Are Women Who Obtain Oral Contraceptives over the Counter in Mexico More Likely to Be Contraindicated for OC Use? Results from a Cohort Study in El Paso, Texas

Daniel Grossman, Ibis Reproductive Health
Kari White, University of Texas at Austin

Some advocate making oral contraceptives accessible over the counter (OCT), although concerns exist about screening for contraindications. We took advantage of a natural experiment on the US-Mexico border where women can obtain pills from US clinics or OTC at Mexican pharmacies. In this analysis, we assessed the prevalence of WHO Category 3 and 4 contraindications among clinic and OTC users, and using multivariable-adjusted logistic regression, identified predictors of being contraindicated. The prevalence of Category 3 or 4 contraindications was higher among OTC users than among clinic users (24.7% vs 18.7%). After multivariable adjustment, including age and BMI, OTC users were not significantly different from clinic users. We also present a simplified tool to self-screen for contraindications. More research is needed to determine if unrecognized hypertension is common in other settings; alternatively a progestin-only pill might be the best candidate for the first OTC product.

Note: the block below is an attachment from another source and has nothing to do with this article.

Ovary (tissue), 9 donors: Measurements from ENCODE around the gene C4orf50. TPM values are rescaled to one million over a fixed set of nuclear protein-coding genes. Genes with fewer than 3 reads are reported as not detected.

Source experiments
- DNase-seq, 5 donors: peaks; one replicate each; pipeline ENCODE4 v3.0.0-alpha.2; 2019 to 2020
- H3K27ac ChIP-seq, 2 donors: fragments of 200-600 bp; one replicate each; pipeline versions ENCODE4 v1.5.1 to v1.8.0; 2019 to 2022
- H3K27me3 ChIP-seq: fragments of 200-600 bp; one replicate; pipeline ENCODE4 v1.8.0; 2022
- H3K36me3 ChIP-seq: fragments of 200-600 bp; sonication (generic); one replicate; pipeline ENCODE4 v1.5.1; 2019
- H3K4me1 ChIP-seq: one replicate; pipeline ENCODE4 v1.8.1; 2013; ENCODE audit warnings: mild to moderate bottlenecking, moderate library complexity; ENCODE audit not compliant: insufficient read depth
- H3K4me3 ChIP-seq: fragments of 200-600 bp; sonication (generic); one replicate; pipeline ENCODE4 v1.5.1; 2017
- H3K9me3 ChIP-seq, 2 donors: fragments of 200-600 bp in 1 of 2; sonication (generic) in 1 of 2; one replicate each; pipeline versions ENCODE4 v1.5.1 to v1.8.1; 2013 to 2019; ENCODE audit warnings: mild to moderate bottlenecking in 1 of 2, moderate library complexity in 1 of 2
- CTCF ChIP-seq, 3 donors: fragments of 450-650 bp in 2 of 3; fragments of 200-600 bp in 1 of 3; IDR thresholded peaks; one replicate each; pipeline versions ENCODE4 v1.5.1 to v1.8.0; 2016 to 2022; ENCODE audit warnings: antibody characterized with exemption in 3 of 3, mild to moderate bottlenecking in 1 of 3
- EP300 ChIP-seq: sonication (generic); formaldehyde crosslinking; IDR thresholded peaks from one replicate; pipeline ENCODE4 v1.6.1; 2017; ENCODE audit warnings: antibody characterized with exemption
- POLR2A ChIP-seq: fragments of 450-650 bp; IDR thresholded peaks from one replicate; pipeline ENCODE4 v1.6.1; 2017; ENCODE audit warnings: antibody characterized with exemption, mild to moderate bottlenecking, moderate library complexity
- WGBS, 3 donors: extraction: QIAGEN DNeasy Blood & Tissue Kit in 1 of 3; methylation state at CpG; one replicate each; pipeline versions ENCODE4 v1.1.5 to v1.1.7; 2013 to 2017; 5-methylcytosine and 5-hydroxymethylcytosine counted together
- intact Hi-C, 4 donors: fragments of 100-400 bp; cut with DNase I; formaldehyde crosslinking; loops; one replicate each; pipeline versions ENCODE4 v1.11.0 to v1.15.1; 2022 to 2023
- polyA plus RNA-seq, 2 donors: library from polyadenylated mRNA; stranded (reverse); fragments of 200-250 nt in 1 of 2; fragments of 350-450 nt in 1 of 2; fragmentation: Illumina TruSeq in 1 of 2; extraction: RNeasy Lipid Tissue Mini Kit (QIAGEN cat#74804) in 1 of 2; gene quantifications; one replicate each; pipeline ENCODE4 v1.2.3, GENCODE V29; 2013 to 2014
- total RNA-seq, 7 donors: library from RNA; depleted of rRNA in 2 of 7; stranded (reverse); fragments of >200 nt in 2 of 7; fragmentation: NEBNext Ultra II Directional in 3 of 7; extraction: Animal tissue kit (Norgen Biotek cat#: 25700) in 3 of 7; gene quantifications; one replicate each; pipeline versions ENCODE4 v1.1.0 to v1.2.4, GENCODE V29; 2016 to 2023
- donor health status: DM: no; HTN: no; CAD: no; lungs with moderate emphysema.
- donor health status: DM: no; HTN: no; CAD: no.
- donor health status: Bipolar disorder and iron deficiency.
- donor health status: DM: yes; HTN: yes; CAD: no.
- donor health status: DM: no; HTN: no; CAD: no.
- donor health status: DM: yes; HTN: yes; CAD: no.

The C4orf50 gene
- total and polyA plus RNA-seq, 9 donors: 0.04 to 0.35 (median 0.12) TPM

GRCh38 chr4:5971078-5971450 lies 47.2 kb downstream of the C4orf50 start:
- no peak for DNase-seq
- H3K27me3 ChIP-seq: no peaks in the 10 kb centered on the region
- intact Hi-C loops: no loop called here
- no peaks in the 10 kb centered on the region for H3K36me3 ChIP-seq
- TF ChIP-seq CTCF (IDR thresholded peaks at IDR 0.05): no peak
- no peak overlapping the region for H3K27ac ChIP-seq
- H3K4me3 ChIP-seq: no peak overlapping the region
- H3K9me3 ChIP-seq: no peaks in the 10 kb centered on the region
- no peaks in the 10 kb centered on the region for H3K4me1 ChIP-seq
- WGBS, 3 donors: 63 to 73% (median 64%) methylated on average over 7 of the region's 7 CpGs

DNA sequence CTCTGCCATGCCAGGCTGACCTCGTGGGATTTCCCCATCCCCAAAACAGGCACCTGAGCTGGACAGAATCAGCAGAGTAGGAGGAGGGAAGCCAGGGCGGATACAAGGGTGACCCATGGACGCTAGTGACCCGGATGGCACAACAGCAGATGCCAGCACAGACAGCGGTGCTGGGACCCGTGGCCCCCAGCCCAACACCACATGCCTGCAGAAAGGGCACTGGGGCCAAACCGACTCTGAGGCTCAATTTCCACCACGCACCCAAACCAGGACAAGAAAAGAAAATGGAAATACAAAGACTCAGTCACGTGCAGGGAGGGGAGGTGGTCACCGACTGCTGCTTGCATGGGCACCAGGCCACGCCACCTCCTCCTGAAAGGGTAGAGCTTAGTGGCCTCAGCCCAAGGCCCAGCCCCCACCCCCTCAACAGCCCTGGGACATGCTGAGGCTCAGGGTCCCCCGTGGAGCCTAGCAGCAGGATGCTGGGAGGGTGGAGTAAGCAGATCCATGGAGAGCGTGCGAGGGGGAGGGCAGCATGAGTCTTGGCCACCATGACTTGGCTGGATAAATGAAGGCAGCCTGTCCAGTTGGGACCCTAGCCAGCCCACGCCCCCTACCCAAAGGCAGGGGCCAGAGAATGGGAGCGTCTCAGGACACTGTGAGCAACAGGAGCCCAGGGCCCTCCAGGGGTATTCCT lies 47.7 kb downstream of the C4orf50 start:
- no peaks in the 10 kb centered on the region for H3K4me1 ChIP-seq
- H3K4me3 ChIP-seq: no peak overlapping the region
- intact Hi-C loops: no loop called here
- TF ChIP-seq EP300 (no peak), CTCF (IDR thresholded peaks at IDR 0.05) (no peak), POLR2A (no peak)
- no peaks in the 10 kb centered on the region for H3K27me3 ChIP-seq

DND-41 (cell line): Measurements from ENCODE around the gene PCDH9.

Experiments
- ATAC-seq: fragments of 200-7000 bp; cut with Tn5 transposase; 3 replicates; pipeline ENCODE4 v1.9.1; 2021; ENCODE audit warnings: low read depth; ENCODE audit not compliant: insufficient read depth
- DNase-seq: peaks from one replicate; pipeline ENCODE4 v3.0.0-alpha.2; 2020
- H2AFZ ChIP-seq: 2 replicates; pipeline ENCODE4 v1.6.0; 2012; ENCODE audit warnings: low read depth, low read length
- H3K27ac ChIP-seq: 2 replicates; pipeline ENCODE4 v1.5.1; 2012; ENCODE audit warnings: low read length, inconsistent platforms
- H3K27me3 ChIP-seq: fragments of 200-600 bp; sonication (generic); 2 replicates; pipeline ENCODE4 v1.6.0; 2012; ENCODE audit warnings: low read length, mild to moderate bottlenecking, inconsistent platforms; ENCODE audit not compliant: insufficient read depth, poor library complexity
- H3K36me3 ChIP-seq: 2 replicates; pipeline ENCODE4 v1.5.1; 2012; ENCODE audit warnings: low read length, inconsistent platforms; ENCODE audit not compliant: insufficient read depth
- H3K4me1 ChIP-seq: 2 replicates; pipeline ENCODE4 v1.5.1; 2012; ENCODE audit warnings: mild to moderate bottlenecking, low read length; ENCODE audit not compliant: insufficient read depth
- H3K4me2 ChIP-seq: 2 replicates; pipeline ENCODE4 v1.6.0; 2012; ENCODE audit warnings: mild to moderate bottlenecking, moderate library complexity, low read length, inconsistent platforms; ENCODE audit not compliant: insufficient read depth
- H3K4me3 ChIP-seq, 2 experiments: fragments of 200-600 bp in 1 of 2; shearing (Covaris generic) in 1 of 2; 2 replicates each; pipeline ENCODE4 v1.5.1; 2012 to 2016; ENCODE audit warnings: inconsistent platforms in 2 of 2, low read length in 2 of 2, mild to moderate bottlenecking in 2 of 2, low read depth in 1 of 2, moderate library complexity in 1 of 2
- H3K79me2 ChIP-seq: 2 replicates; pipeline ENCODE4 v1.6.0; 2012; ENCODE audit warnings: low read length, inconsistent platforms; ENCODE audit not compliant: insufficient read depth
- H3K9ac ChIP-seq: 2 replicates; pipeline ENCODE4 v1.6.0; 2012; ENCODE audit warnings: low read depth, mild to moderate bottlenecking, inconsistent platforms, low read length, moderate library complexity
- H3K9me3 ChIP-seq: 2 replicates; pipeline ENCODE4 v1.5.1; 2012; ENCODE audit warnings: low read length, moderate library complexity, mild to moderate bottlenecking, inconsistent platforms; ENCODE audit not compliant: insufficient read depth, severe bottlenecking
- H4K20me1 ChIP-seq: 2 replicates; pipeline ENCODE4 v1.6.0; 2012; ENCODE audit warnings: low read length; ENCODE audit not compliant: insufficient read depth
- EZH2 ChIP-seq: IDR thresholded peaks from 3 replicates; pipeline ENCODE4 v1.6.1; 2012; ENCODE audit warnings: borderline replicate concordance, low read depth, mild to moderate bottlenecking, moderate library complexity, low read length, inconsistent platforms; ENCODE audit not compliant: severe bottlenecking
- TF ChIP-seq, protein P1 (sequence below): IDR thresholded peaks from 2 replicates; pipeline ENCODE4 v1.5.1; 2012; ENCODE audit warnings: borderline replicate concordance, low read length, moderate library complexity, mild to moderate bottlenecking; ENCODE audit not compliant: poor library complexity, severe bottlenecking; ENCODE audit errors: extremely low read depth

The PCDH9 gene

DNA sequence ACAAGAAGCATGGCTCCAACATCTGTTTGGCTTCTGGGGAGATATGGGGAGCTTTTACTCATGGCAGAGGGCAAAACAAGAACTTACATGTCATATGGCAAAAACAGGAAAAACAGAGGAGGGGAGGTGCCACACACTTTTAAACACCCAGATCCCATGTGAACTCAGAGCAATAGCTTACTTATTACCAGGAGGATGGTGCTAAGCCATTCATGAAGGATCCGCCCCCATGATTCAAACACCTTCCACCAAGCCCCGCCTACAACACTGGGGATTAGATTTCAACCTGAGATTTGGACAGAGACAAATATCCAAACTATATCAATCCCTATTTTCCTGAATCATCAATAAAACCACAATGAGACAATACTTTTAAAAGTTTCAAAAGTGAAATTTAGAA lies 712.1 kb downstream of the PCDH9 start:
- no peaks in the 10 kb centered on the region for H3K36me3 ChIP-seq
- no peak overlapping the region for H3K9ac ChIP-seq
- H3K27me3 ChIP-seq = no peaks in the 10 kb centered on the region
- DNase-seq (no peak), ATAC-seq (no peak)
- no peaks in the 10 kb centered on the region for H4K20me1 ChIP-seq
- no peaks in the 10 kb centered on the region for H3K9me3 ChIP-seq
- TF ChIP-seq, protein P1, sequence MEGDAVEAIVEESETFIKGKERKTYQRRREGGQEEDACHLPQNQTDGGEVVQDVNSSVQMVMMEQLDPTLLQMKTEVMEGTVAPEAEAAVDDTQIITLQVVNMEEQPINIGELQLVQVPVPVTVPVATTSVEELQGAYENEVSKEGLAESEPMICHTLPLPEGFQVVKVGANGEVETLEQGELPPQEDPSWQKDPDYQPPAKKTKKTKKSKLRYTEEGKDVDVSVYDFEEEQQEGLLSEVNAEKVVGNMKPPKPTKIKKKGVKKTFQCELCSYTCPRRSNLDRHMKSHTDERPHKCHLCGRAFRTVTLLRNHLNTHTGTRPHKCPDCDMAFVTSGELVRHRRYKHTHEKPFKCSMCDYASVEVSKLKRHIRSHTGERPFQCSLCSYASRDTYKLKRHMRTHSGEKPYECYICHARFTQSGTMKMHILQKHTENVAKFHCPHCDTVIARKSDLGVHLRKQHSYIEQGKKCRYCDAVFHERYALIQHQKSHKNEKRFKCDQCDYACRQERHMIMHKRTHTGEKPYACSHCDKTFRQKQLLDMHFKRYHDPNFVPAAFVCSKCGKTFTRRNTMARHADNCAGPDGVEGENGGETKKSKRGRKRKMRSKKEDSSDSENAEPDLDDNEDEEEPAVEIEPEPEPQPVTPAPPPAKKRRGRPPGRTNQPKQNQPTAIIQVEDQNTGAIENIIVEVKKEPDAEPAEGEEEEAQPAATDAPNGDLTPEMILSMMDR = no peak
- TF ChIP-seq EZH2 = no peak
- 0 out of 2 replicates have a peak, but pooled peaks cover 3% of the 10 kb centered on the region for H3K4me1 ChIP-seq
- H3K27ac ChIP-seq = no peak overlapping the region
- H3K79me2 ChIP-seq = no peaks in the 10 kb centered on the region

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Presented in Session 21: On the Border: Understanding Family Planning